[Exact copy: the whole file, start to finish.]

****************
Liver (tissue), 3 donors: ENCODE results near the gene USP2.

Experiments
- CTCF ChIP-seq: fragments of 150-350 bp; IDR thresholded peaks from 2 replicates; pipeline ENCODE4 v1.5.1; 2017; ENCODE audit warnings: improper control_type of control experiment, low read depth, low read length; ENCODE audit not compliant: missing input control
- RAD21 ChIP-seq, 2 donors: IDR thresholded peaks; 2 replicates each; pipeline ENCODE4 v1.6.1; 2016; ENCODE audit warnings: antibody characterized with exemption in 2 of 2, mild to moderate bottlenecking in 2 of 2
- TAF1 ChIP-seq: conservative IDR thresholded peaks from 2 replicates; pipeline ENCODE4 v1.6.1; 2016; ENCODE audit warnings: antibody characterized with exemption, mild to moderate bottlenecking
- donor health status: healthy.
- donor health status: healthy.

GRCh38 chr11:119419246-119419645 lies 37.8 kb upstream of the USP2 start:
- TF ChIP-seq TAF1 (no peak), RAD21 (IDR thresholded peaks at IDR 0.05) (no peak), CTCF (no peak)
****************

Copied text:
Liver (tissue), 3 donors: ENCODE results near the gene USP2.

Experiments
- CTCF ChIP-seq: fragments of 150-350 bp; IDR thresholded peaks from 2 replicates; pipeline ENCODE4 v1.5.1; 2017; ENCODE audit warnings: improper control_type of control experiment, low read depth, low read length; ENCODE audit not compliant: missing input control
- RAD21 ChIP-seq, 2 donors: IDR thresholded peaks; 2 replicates each; pipeline ENCODE4 v1.6.1; 2016; ENCODE audit warnings: antibody characterized with exemption in 2 of 2, mild to moderate bottlenecking in 2 of 2
- TAF1 ChIP-seq: conservative IDR thresholded peaks from 2 replicates; pipeline ENCODE4 v1.6.1; 2016; ENCODE audit warnings: antibody characterized with exemption, mild to moderate bottlenecking
- donor health status: healthy.
- donor health status: healthy.

GRCh38 chr11:119419246-119419645 lies 37.8 kb upstream of the USP2 start:
- TF ChIP-seq TAF1 (no peak), RAD21 (IDR thresholded peaks at IDR 0.05) (no peak), CTCF (no peak)